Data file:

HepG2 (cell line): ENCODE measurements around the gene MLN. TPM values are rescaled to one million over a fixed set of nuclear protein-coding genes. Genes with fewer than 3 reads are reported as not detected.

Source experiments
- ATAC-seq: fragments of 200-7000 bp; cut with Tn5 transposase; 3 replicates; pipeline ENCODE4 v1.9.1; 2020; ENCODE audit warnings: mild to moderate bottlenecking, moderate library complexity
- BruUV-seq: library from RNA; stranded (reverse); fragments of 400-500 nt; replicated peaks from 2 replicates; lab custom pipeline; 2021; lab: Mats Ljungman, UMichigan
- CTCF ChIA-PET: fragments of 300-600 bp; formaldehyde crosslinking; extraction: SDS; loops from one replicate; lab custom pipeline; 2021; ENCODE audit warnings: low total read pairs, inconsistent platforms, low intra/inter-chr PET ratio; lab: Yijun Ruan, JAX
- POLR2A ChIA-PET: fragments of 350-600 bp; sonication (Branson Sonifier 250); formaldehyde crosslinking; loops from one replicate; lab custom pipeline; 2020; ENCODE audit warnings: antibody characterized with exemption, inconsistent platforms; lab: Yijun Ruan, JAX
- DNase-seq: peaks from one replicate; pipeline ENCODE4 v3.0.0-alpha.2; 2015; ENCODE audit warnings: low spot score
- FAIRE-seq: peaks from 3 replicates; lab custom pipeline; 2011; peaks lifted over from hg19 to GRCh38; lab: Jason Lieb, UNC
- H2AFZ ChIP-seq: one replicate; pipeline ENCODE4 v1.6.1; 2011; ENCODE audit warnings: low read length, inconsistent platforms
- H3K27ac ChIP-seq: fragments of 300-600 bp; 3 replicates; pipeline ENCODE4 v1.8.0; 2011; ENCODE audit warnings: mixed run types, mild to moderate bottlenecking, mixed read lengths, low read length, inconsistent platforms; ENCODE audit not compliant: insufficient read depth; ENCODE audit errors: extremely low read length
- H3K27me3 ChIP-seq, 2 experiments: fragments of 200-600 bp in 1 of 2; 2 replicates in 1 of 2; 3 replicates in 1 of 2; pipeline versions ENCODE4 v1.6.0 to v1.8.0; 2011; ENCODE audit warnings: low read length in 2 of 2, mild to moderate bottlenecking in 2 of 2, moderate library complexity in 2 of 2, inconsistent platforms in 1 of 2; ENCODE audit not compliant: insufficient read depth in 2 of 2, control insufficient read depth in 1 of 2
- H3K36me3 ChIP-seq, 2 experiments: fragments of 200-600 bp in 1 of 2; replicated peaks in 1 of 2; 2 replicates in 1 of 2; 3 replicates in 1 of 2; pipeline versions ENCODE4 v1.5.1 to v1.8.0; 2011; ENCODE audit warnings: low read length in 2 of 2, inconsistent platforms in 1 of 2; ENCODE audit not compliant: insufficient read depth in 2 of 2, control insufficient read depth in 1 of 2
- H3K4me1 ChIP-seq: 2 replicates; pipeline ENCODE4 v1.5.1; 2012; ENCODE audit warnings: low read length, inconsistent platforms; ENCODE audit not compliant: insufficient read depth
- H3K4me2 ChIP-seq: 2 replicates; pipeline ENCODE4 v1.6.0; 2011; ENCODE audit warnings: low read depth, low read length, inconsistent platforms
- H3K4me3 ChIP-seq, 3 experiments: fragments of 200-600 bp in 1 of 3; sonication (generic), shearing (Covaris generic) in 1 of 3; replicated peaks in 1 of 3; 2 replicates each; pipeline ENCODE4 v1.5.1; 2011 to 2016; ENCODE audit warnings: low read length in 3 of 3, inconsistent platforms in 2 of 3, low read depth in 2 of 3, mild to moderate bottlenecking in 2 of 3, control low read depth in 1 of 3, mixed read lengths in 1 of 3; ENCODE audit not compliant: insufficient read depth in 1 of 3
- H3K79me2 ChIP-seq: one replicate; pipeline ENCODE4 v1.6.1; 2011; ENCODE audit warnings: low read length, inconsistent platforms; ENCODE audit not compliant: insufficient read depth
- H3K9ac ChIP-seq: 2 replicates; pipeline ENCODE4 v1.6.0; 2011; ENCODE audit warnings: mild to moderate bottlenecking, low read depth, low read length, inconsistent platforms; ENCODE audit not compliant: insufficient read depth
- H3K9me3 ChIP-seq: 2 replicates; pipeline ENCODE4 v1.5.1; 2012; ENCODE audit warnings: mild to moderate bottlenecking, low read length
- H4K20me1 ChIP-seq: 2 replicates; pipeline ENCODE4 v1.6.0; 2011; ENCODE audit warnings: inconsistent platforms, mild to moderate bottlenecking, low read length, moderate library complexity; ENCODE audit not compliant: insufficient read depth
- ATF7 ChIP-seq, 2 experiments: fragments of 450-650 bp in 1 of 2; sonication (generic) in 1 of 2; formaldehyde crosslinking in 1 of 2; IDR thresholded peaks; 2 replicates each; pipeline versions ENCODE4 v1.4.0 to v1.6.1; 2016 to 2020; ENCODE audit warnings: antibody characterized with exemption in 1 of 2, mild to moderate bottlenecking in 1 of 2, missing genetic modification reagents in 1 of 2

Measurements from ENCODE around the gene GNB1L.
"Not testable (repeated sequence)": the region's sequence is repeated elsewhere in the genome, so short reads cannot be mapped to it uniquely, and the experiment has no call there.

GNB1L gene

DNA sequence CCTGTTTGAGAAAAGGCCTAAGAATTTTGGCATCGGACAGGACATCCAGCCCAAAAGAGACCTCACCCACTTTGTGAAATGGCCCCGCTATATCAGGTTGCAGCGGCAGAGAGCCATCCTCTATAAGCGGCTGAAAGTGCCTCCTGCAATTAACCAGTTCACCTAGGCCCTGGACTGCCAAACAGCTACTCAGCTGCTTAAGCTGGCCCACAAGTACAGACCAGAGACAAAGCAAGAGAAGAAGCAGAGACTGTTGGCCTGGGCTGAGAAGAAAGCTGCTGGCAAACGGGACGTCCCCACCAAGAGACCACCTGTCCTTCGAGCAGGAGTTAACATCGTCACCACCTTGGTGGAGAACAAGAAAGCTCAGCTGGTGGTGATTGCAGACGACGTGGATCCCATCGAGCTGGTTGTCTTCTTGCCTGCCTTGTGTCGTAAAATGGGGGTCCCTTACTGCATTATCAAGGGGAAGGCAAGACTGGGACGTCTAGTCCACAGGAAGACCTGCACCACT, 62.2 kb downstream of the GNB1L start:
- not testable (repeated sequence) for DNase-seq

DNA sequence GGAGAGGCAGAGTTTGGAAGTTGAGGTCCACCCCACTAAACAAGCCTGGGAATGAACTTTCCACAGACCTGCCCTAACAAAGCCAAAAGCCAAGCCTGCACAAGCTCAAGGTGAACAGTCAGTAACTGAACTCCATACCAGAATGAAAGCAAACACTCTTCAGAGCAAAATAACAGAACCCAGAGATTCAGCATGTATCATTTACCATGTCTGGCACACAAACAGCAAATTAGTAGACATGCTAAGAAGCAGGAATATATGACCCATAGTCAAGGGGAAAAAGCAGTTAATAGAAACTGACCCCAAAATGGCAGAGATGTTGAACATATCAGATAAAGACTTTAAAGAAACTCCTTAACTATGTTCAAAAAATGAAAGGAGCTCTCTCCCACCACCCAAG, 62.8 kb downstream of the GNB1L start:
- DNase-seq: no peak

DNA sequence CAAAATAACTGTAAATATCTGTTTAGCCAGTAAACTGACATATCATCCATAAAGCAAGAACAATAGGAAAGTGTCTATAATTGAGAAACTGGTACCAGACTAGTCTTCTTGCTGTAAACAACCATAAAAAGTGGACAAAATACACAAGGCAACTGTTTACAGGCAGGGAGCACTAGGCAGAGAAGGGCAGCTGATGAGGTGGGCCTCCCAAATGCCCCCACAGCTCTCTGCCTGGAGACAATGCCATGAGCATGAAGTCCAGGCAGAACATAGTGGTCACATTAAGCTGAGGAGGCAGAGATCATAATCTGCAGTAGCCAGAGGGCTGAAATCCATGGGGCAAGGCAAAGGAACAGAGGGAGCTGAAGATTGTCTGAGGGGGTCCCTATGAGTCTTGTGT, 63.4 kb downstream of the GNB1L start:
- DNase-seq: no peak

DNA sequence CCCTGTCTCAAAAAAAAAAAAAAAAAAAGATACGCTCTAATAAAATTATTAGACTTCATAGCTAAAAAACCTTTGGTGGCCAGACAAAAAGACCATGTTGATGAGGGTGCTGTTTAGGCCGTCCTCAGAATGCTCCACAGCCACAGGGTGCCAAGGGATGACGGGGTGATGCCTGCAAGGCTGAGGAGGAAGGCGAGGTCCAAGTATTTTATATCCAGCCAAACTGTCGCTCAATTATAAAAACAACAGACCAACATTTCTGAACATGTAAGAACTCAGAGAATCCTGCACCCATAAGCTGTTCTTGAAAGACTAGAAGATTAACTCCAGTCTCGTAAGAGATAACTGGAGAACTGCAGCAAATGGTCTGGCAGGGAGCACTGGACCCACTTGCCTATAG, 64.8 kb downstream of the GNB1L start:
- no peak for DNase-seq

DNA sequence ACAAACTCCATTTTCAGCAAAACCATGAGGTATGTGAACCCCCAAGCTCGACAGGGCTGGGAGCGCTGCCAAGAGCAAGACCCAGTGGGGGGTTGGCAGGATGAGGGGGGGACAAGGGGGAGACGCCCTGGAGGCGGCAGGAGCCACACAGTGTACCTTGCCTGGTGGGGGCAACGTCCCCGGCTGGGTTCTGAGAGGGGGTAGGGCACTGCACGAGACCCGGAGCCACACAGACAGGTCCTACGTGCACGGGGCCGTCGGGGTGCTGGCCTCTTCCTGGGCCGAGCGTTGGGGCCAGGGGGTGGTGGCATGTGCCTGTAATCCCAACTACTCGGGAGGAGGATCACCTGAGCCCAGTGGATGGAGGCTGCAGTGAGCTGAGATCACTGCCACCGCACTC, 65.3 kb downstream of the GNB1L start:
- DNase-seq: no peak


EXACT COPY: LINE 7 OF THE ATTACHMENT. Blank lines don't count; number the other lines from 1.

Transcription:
- DNase-seq: peaks from one replicate; pipeline ENCODE4 v3.0.0-alpha.2; 2015; ENCODE audit warnings: low spot score